Not until the Supreme Court's ruling in Hamdan in 2006 did the administration accept that all detainees, wherever held, were protected by Common Article 3 of the Geneva Conventions, which bans all forms of cruel, inhuman or degrading treatment as well as torture. The 2005 Detainee Treatment Act, incorporating an amendment by Senator John McCain, already prohibited such treatment by American soldiers anywhere in the world. But it did not apply to the CIA.

--Is torture ever justified?, The Economist

So, why do Republicans adhere to a policy that even a cursory reading of real world stats thoroughly discredits? Reaganites themselves provide a clue: "...Reagan made us feel good about ourselves"! Michael Shermer, who has lately proven himself incapable of practicing what he preaches, posits that false beliefs are based on and drive from prejudice. But that just puts a label on it. It does not explain prejudice itself just as Bush's wild, outlandish, conspiracy theories fail to explain or even address a series of incredible events conveniently labeled: 911!

Lies are not believed randomly. Lies are purposefully disseminated and are likewise believed. Lies thus play a dual role --one for the liar and another for the gullible believer. Hitler, for example, openly boasted of his 'war against the Jew".

"Against the Jews I fought open-eyed and in view of the whole world...I made it plain that they, this parasitic vermin in Europe, will be finally exterminated."
Hitler's lies derived from his flawed psychology for whom 'Jews' became a convenient scapegoat! An individual in Hitler's adoring audience would find in Hitler's lies his/her own 'reason to believe'. Clearly --millions were victimized by punitive reparations following World War I. Economic chaos, wild inflation, the ensuing hardships made fertile soil upon which to sow the seeds of hate and prejudice.

The US was likewise deceived by Ronald Reagan whose campaign made of Jimmy Carter a scapegoat. Carter was conveniently blamed for the siege of the US Embassy in Iran and an 'oil' crisis that inconvenienced Americans and raised the price of gasoline at the pump. It no longer mattered that Carter was among the top two or three Presidents in job creation, productivity, and overall economic performance. He was tagged with a 'label' that stuck!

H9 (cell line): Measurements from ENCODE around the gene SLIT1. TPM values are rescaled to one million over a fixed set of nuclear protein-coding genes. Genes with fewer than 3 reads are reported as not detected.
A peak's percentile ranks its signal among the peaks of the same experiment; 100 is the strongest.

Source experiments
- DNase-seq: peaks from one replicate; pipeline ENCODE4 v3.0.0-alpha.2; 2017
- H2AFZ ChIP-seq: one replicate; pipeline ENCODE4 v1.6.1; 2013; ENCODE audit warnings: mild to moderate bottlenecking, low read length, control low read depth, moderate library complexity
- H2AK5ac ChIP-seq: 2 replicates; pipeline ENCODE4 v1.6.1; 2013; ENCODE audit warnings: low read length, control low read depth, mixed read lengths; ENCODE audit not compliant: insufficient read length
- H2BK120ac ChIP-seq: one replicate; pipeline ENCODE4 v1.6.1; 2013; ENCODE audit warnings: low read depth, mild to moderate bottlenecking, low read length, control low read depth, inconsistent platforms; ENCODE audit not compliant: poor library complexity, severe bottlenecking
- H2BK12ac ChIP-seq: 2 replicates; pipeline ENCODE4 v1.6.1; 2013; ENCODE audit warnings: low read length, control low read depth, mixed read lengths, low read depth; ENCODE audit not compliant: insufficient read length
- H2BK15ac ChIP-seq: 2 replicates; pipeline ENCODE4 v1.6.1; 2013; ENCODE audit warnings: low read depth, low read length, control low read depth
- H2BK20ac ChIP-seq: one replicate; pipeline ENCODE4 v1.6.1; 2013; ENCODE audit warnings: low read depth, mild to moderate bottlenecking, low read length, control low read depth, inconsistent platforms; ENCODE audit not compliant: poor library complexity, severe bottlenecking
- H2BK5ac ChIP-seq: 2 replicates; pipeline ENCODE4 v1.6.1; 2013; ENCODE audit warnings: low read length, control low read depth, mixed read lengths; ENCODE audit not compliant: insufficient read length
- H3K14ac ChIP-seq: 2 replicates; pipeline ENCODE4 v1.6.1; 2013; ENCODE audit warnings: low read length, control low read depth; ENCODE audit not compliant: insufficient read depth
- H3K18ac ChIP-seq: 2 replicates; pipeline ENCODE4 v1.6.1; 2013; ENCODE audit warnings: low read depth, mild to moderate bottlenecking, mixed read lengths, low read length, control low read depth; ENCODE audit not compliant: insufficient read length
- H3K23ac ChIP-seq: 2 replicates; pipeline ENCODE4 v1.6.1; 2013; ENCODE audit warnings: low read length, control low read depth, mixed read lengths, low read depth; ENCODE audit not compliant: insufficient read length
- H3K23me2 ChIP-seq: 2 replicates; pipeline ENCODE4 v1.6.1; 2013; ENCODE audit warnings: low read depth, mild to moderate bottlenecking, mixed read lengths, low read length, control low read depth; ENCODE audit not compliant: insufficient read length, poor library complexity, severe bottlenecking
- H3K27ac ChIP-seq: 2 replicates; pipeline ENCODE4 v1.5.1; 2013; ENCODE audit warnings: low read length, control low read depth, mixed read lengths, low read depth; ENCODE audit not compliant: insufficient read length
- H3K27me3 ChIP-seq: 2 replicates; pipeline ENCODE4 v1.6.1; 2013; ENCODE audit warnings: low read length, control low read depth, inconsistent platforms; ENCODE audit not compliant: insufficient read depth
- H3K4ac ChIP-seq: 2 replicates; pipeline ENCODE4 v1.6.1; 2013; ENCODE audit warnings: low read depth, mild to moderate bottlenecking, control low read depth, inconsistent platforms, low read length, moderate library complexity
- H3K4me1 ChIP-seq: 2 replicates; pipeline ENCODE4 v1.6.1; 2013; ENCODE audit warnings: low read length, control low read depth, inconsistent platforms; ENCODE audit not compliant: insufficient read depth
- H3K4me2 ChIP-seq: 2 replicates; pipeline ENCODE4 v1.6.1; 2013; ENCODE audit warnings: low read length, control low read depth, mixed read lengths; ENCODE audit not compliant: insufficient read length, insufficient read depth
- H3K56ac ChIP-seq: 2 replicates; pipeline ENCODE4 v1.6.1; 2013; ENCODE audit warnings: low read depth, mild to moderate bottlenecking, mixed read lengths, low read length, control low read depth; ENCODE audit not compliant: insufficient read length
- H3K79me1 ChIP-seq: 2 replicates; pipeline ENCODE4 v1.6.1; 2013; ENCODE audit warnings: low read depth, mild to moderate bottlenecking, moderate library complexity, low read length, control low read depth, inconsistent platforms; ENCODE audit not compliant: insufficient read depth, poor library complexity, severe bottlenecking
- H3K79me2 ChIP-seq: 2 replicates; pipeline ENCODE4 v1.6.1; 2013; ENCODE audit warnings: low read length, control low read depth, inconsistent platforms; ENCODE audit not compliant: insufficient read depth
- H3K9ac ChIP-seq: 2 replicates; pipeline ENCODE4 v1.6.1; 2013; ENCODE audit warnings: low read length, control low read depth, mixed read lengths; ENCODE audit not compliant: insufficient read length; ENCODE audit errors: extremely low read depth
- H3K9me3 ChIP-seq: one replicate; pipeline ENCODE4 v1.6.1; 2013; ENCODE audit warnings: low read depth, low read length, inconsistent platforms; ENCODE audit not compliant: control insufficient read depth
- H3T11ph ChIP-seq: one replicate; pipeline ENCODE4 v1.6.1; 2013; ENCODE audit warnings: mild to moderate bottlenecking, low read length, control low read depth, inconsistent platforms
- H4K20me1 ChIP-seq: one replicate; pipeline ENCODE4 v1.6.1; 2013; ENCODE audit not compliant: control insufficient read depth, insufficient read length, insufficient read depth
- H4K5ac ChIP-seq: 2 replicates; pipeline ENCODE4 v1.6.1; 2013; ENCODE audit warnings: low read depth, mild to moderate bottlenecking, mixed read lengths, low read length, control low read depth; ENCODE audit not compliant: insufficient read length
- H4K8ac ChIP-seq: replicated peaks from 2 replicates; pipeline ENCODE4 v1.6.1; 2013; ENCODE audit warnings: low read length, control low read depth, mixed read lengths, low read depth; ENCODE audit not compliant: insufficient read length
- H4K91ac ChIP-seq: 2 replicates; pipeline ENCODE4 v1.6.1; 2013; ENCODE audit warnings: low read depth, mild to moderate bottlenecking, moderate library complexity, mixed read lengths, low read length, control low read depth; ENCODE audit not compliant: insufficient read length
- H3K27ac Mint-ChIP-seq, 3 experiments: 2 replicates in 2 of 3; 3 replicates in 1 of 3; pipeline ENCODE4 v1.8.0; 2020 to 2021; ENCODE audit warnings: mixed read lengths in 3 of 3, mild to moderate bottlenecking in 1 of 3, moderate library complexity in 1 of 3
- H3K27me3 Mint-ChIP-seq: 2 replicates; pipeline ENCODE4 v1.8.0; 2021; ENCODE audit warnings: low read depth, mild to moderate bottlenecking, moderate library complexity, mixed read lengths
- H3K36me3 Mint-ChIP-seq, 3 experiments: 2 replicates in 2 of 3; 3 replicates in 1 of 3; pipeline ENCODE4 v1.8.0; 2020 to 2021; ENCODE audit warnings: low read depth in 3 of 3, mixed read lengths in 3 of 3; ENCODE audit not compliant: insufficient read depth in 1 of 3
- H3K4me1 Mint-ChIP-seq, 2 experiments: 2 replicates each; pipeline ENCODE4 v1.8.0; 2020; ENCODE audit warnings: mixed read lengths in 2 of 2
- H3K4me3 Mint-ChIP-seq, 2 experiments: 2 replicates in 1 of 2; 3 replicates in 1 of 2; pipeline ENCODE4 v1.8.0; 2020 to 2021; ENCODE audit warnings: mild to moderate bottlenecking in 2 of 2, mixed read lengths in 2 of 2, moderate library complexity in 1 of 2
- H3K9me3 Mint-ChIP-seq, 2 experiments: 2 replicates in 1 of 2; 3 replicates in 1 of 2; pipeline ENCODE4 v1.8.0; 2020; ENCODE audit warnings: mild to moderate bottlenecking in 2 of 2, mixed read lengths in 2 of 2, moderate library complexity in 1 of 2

Hitler made it clear that he intended to wipe out the Jewish "race". Goring acted upon his Fuhrer's wishes. Goring's order was, in turn, followed by Heydrich who organized the apparatus of the Final Solution as one would organize a corporate division, a department, a cabinet post. Such is the Banality of Evil.

Millions felt better about themselves, conveniently blaming Jews for their miserable, desperate lives in pre-war Germany. Hitler made them feel good about being bigots just as Reagan later made people feel good about being bigots, self-absorbed materialists, greedy yuppies, and latter day militarists with Nazi leanings and connections.

Bush is a proven liar —caught red handed beyond any reasonable doubt. One is hard pressed to name a single time he's ever told the truth about anything! Does it make sense to acquiesce to his claims of absolute, dictatorial powers?

Even as Bush assumes dictatorial powers, a majority of Americans say that they cannot believe Bush. Certainly, that incredulity must reasonably extend to Bush's rationalizations for a dictatorship.

Most of those polled say that they find Bush dishonest and untrustworthy —certainly not qualities you want in a dictator. Can a liar be trusted with absolute powers? Who but a liar and a blackguard would want to be a dictator?

Bush has summoned up a team of toadies to rationalize, to 'make legal' his various crimes. We know Bush is a liar and his various machinations intended to make legal his crimes are widely known. His entire life is a lie, a facade designed to defraud the world. Beneath the grandoise stage paint and props, is an evil, frightened dwarf. Bush is right to be afraid! He can't handle the truth about himself.
“A lie would make no sense, unless the truth were felt to be dangerous.”

--Carl G. Jung


Anonymous said...

From ABC News:

Powell: "I'm not aware of anything that we discussed in any of those meetings that was not considered legal."

Tenet: "It was authorized. It was legal, according to the Attorney General of the United States."

Bush: "We Had Legal Opinions That Enabled Us To Do It." (Of course, that was the goal: Redefine whatever words, terms, laws, or treaties were/are necessary - for an Orwellian onslaught.

Unknown said...

Great stuff. windharps...and thanks! I have bad news for Bush: legal opinions do not ENABLE one to do shit!

Opinions are just opinions unless handed down by a judge. It is the opinion of the judge who hears the CAPITAL CRIMES case against Bush whose opinion I want to hear.